The new broadband technology being championed by BT is a cost-effective way of delivering fast internet speeds, an expert has said. Lincoln Lavoie said fibre broadband is a futureproof long-term solution but comes “at a huge cost”. He said G.fast, which uses a combination of fibre cables and existing copper wires, is a “great solution” that can make the most of the UK’s current infrastructure.
G.fast is currently being trialled by BT customers in Gosforth, Newcastle, and Huntingdon, Cambridgeshire, while technical trials are taking place at BT's laboratory in Swansea, south Wales. Across the Atlantic, engineers at the University of New Hampshire’s InterOperability Laboratory (UNH-IOL) are carrying out the last stage of trials and helping manufacturers prepare for the commercial launch of G.fast services.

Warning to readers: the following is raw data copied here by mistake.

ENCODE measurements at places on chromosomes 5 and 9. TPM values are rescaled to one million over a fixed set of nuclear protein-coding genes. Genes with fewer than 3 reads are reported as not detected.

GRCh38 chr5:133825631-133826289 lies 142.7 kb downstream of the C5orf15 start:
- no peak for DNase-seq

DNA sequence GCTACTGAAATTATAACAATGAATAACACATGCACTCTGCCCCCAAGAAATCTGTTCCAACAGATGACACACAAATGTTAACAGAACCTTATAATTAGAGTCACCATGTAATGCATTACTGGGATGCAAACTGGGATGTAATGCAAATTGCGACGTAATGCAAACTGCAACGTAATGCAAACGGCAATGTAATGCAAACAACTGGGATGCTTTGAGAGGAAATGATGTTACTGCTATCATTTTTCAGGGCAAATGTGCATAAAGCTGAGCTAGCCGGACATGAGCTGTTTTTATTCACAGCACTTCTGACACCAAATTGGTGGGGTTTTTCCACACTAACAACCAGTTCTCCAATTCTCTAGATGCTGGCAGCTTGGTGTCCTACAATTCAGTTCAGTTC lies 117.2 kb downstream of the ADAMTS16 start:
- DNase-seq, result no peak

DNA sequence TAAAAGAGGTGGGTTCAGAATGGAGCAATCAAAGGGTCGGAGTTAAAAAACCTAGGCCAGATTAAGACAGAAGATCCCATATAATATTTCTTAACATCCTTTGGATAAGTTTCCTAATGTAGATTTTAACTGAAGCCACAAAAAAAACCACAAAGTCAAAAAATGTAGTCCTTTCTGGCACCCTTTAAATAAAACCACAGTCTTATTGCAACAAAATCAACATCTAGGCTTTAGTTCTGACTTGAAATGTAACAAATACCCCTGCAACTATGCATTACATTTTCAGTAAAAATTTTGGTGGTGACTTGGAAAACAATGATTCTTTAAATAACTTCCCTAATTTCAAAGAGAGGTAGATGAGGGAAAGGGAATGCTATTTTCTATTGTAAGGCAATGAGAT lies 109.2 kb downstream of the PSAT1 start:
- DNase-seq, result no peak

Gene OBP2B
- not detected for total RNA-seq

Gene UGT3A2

Mr Lavoie, a senior engineer at UNH-IOL, said G.fast is “hugely fast” – capable of speeds up to 800Mbps over 100 metres – and doesn’t require fibre to be run all the way into a premises. “A lot of operators are talking about single port units that go on the side of the house or at the telephone pole directly outside the house,” he told Cable.co.uk. “They want to get that fibre as close to the premises as they can without having to drill a hole in your wall to bring the fibre into the house because people don’t like it when you dig up their gardens and drill holes in their walls.”